The Cheapest Places In America To Build Your Luxury Vacation Home

While this may come as somewhat of a shocker, the life of a travel writer is more than swanky dinner parties and African safaris. Like many other jobs, the life of a travel writer involves many behind-the-scenes moments that aren’t enviable at all: long layovers, mind-altering jet lag and all-night sessions in front of a computer screen.

Of all the problems faced by travel writers, however, one of the peskiest ones I keep running into is how to efficiently use the stacks of cash that occupy entire bedrooms of my house (please notice my tongue deep into my cheek on this one).

This is why I’m so relieved to see that CNBC just released this list of America’s best places to build your high-end vacation home. I mean honestly, I have been grappling with this for years. Once the recession hit I made the decision that I would shun purchasing “necessities” such as food and clothing and instead invest my nickels towards the purchase of an ultra-luxurious vacation home.

Now that I weigh 87 pounds and only wear underwear, I was able to reference this list and learn that if I opt to build my spacious SECOND home in Kiawah Island, SC, I can do so for nearly a third of the cost versus building the same house in somewhere like say, Hawaii ($585/square foot versus $1300/square foot).

So if you, too, are grappling with this ultra-dilemma, I suggest you check out the post and educate yourself on the benefits of constructing a place (where you’re only going to spend two weeks per year) in a state such as Wisconsin versus somewhere oh-so-typical such as Malibu.

You know where I want my second home? In a yurt on a pasture in Pucon, Chile, where my only possessions would be an alpaca wool sweater and a coffee maker. Wait – that would be my only home.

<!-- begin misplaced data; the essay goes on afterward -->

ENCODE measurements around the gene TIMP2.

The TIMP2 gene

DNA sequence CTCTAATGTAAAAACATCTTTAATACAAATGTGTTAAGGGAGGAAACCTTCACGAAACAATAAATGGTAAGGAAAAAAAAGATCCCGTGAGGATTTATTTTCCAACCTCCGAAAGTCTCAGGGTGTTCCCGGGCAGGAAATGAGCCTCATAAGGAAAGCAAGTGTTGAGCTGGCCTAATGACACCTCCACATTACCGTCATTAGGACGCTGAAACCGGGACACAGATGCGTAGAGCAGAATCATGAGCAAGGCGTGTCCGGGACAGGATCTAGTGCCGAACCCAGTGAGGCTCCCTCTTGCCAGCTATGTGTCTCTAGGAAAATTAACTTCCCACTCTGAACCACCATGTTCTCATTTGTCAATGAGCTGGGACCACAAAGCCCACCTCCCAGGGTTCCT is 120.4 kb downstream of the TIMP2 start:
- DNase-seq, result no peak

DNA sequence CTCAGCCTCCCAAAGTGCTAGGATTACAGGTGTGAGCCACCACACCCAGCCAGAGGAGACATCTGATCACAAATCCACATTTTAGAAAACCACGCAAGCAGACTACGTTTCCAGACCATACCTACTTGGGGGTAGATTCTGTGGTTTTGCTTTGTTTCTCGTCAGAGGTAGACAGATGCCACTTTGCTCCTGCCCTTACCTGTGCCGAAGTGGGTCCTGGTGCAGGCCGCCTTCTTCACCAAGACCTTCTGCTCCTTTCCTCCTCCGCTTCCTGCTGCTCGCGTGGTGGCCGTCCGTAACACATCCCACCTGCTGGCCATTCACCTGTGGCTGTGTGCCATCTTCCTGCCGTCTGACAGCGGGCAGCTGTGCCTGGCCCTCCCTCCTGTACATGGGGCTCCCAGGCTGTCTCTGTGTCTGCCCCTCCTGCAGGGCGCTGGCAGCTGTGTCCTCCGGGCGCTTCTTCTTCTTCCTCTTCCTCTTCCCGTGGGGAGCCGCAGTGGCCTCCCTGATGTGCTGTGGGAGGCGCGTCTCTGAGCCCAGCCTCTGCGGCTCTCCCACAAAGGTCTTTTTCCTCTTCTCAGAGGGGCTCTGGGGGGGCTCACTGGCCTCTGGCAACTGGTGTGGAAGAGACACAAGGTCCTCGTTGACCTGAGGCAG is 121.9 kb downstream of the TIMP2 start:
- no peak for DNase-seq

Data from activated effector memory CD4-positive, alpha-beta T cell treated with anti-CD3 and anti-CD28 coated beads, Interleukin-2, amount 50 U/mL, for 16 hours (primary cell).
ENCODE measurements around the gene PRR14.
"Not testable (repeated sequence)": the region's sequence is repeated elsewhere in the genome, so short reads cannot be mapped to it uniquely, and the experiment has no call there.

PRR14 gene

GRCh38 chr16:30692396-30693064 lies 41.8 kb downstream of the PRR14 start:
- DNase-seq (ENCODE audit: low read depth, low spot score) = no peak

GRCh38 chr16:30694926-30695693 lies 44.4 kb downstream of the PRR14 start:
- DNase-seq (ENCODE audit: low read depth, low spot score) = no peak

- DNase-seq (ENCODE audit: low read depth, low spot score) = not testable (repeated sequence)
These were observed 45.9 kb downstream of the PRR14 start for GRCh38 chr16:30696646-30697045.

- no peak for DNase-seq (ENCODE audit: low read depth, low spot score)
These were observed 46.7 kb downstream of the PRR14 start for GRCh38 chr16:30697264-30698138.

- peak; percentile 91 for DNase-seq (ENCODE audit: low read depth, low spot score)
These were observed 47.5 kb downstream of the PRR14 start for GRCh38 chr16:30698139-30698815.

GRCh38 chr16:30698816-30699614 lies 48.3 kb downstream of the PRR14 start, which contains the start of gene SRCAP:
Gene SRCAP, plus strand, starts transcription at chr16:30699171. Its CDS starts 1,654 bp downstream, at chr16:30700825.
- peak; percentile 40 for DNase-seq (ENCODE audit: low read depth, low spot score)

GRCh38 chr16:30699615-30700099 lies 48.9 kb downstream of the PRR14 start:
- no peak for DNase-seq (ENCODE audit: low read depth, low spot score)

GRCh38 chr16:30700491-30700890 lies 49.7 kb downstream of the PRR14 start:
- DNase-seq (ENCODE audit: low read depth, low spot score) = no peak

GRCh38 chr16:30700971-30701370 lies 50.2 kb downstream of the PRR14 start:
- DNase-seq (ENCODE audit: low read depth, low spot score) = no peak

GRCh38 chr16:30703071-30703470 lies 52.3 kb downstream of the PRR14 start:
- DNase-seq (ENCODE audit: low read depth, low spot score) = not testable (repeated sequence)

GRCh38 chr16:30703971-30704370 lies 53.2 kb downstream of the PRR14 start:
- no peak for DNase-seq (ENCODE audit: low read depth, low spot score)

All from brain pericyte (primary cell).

Despite scouring the article, however, I couldn’t find a yurt in Patagonia anywhere on the list. Shucks.

[Image credit: chefranden on Flickr]

World’s quirkiest rental home: The Balancing Barn

For travelers who want to have a rustic experience in the English countryside while also experiencing modern innovations, you may want to look into reserving a stay at The Balancing Barn, a unique rental home in Thorington, Suffolk, in England that defies the laws of nature. Created by Netherlands-based architectural firm MVRDV, half of the barn sits precariously over a descending slope with no ground underneath as the house actually shifts and balances. For an immersive experience in the outdoors, guests have the opportunity to literary soar over nature via a swing hanging from the bottom of the structure, just as if they were hanging from a tree. Moreover, the reflective sheet metal covering the structure responds to nature, causing the optical illusion of changing with the seasons.

For more information on how to book and what’s included, click here. To get a better idea of the project, check out the video above and the gallery below.


Jetsetter launches vacation home rental service

Flash sale giant Gilt Groupe’s travel arm Jetsetter today steps up to compete in the home rental market with the launch of Jetsetter Homes, a collection of more than 200 carefully-chosen homes around the world.

The vacation rental portion of the site will allow customers to to search pricing and availability in real time, as well as instant booking through Jetsetter.

“As anyone who has researched and booked a vacation home knows, the process is archaic and time consuming compared to hotels, flights and rental cars,” said Drew Patterson, Jetsetter Founder and CEO. “Jetsetter makes the research process fun by providing beautiful photography, including our revolutionary 360-degree tours which transport the user into impressive homes and fabulous infinity pools around the world. And, of course, we streamlined the booking process with instant booking capabilities.”

The homes will be available for rent on a daily, weekly, or monthly basis 365 days per year in the Jetsetter 24/7 collection. Monthly expansions are planned, and each week five to 10 homes will be discounted by 20 to 50% in the flash sale section of the site.

We’re particularly intrigued by this launch because it follows the same model as Jetsetter’s current hotel listings, ensuring that each home has been personally visited and verified by a Jetsetter correspondent, most of whom serve as travel writers and experts on a full-time basis. Reviews note the “good” and “bad” aspects of each property.